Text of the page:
Scientists at deCODE genetics and academic colleagues from Europe and the US present in the journal Nature Genetics the discovery of common genetic risk factors for basal cell carcinoma (BCC) that affect people with fair and dark complexions alike.
deCODE had previously discovered five common single-letter variants in the sequence of the human genome (SNPs) linked to risk of BCC, the most common cancer in people of European descent. However, most of these earlier findings were also correlated with fair skin, well known to accompany vulnerability to the damaging effects of ultraviolet radiation in sunlight.
By contrast, three of the SNPs presented today do not correlate with light pigmentation, and may thus provide new insight into the underlying biological perturbations that lead to BCC independent of environmental exposure. One of these, in the keratin 5 (KRT5) gene on chromosome 12, leads to a subtle but potentially damaging alteration to the KRT5 protein, which supports the structural integrity of the skin.
Those with one copy of the variant are at more than 30% greater likelihood of developing BCC than those who do not carry the variant, while those who carry two copies are at more than 50% greater risk. Another of the SNPs is located on chromosome 9p21, the same region of the genome that deCODE has linked to increased risk of heart attack and others have linked to type 2 diabetes. deCODE used its population genetics resources in Iceland to demonstrate that a third risk variant, on chromosome 7q32, confers greater risk if inherited from the father than from the mother.
"It is important to find genetic causes of BCC that do not appear to be modulated directly by sensitivity to the sun. This may bring us closer to understanding the underlying biology of a very common form of cancer, and KRT5 in particular may point us to new pathways for developing new drugs or skin care products. We are also pleased to be able to fold these discoveries directly into our deCODEme™ scans.
For sun exposure is still the most important risk factor for BCC, and while people with fair skin are already aware of the need to protect themselves when they go outdoors, others with darker complexions may also be at higher risk of BCC than they think. This is also one of the first reports of a sequence variant conferring risk of a disease that is dependent on the parent of origin. With all of our findings over the past year, we believe we have found variants that play a role in most cases of BCC," said Kari Stefansson, CEO of deCODE.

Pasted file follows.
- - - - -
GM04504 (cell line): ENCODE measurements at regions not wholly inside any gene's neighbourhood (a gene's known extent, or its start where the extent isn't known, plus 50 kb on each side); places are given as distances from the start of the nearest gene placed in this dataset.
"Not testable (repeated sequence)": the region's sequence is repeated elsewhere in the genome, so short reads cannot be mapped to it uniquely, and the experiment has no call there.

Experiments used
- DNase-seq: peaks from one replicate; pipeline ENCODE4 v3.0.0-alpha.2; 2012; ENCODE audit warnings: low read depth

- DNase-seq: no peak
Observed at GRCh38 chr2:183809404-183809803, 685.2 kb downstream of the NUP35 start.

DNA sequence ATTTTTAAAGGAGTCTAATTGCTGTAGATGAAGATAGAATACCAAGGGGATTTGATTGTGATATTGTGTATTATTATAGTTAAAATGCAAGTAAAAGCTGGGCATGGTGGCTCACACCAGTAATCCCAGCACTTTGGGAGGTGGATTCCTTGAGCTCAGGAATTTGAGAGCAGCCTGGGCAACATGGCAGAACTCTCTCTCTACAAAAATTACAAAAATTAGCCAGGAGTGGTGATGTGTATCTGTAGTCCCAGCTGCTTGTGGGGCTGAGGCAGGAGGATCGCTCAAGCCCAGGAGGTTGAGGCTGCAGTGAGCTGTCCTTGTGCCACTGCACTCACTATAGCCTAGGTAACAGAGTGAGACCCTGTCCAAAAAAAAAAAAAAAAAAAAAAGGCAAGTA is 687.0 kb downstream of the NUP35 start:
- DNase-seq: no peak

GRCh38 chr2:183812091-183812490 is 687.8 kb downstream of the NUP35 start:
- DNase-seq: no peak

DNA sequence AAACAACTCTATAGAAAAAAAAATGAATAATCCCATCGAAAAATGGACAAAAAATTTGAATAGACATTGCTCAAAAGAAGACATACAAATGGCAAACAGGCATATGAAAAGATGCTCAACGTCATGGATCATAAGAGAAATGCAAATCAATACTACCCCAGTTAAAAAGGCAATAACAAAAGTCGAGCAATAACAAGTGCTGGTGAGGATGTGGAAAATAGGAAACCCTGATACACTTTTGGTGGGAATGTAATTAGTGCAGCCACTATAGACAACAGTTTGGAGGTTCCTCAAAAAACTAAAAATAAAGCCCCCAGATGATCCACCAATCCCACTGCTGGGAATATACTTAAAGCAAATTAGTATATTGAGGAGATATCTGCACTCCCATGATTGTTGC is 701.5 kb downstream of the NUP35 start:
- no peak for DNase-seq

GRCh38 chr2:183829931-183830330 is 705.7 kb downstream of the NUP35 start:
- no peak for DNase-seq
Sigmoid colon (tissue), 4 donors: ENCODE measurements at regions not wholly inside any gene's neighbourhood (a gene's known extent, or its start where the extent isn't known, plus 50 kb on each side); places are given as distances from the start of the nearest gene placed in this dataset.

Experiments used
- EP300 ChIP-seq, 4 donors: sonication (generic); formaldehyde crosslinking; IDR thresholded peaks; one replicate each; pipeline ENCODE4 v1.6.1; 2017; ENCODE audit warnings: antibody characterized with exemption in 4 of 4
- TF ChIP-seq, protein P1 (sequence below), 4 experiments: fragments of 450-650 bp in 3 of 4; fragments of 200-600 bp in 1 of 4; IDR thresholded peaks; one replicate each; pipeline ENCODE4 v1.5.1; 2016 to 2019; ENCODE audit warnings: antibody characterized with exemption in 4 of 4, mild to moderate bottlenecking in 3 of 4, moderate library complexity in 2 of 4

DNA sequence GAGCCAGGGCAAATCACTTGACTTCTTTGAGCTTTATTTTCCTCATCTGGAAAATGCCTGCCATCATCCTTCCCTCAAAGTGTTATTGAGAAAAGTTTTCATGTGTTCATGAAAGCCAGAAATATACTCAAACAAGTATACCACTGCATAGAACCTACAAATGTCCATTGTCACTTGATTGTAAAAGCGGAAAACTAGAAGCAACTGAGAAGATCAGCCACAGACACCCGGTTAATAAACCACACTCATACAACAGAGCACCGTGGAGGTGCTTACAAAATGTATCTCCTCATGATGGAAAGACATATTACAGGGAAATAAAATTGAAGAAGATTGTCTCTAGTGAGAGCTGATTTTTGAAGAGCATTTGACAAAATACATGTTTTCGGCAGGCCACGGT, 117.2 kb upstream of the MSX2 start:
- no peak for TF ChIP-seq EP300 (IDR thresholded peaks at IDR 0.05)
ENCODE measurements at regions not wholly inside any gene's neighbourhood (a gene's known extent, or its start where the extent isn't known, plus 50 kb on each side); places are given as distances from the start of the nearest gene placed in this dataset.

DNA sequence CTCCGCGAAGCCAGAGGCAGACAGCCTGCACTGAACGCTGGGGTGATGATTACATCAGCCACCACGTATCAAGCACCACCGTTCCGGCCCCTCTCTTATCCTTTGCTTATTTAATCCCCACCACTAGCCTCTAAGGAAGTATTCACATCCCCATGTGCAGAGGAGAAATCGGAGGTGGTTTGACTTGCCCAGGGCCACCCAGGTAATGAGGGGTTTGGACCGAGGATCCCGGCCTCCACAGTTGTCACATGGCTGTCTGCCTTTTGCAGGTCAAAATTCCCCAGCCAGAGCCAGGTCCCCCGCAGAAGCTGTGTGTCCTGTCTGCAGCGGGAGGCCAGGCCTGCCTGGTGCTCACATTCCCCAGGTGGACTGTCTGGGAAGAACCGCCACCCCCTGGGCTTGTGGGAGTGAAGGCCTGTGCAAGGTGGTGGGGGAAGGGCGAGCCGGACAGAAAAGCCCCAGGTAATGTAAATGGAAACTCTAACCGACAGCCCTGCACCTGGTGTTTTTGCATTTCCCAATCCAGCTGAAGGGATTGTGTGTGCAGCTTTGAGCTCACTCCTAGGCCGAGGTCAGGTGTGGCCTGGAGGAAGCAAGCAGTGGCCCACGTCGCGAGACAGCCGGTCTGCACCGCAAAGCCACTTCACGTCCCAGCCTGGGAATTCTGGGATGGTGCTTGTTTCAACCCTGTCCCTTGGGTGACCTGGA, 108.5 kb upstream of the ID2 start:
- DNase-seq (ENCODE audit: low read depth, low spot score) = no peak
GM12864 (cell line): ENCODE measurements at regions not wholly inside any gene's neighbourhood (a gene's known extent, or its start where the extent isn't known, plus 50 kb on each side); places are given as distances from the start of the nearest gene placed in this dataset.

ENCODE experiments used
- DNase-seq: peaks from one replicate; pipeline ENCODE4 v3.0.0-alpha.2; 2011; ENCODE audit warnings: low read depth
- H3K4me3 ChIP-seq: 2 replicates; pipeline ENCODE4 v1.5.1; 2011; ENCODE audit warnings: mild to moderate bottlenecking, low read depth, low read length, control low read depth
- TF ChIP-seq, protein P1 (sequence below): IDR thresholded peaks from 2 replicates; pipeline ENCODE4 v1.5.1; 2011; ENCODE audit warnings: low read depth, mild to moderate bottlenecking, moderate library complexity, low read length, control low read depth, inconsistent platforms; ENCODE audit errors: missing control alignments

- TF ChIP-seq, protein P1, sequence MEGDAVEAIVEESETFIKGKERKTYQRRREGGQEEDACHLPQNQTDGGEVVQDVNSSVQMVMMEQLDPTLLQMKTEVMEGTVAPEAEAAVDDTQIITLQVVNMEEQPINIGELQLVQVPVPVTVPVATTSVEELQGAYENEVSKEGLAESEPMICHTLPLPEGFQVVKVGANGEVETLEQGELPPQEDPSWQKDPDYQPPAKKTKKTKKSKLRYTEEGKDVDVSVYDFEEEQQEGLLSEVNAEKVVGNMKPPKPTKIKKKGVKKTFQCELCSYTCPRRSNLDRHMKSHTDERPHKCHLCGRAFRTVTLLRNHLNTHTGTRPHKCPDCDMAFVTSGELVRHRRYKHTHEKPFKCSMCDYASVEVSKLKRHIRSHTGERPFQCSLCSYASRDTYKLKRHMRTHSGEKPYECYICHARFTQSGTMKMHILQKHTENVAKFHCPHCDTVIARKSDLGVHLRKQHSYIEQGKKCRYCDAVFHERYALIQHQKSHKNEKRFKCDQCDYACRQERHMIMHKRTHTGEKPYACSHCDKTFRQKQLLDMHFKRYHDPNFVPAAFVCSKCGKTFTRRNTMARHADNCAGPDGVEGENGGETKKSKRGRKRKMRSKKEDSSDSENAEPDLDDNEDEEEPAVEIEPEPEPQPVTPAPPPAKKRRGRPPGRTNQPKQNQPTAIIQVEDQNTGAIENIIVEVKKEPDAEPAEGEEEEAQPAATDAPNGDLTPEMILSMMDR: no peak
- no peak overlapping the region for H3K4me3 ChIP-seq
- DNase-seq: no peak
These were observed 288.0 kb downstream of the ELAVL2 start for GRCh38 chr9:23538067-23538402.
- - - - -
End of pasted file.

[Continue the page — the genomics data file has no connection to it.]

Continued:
The study also provided conclusive evidence that a previously identified SNP in the TERT-CLPTM1L region of chromosome 5 confers susceptibility to BCC but protects agains cutaneous melanoma. A previously known SNP in the SLC45A2 gene on chromosome 5 was confirmed to confer risk of squamous cell carcinoma as well as BCC. The study involved three stages. First, the SNPs with the best results from previous genome-wide scans of more than 300,000 SNPs were tested in large numbers of individuals with and without BCC. The first two phases included participants from Iceland, The Netherlands, Sweden, Germany, Italy, Hungary, Romania, and Slovakia. The SNPs on chromosomes 12, 9p21 and 7q32, as well as those on chromosome 5, were then tested and confirmed in participants from the United States and Spain.
In all, the study included genotypic data from some 45,000 people. deCODE and its collaborators would like to thank those who took part for making the work possible. Financial support for various portions of the work was provided by the US National Institutes of Health (grants T32E007155, R01CA082354, and R01CA57494), Radboud University Nijmegen Medical Center, the Netherlands, the National Bank of Austria, the Radiumhemmet Research Funds and the Swedish Cancer Society.
Source: deCODE Inc